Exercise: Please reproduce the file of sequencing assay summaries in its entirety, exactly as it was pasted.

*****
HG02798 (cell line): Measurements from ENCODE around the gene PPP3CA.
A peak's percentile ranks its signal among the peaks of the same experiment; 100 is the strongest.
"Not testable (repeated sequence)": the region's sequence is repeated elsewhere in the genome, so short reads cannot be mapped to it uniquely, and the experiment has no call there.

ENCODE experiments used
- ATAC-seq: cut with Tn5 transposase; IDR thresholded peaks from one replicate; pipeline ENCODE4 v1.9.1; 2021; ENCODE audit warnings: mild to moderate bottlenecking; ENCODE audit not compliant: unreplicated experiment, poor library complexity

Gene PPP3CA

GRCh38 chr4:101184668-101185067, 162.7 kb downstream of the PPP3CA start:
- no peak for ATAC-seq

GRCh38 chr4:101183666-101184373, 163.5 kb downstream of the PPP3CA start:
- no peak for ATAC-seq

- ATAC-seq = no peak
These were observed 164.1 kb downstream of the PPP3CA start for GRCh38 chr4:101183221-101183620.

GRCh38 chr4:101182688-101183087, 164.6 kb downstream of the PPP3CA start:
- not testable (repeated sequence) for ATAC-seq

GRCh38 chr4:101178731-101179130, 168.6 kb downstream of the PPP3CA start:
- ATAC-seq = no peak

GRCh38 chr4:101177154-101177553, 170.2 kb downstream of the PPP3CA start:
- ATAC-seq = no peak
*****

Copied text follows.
HG02798 (cell line): Measurements from ENCODE around the gene PPP3CA.
A peak's percentile ranks its signal among the peaks of the same experiment; 100 is the strongest.
"Not testable (repeated sequence)": the region's sequence is repeated elsewhere in the genome, so short reads cannot be mapped to it uniquely, and the experiment has no call there.

ENCODE experiments used
- ATAC-seq: cut with Tn5 transposase; IDR thresholded peaks from one replicate; pipeline ENCODE4 v1.9.1; 2021; ENCODE audit warnings: mild to moderate bottlenecking; ENCODE audit not compliant: unreplicated experiment, poor library complexity

Gene PPP3CA

GRCh38 chr4:101184668-101185067, 162.7 kb downstream of the PPP3CA start:
- no peak for ATAC-seq

GRCh38 chr4:101183666-101184373, 163.5 kb downstream of the PPP3CA start:
- no peak for ATAC-seq

- ATAC-seq = no peak
These were observed 164.1 kb downstream of the PPP3CA start for GRCh38 chr4:101183221-101183620.

GRCh38 chr4:101182688-101183087, 164.6 kb downstream of the PPP3CA start:
- not testable (repeated sequence) for ATAC-seq

GRCh38 chr4:101178731-101179130, 168.6 kb downstream of the PPP3CA start:
- ATAC-seq = no peak

GRCh38 chr4:101177154-101177553, 170.2 kb downstream of the PPP3CA start:
- ATAC-seq = no peak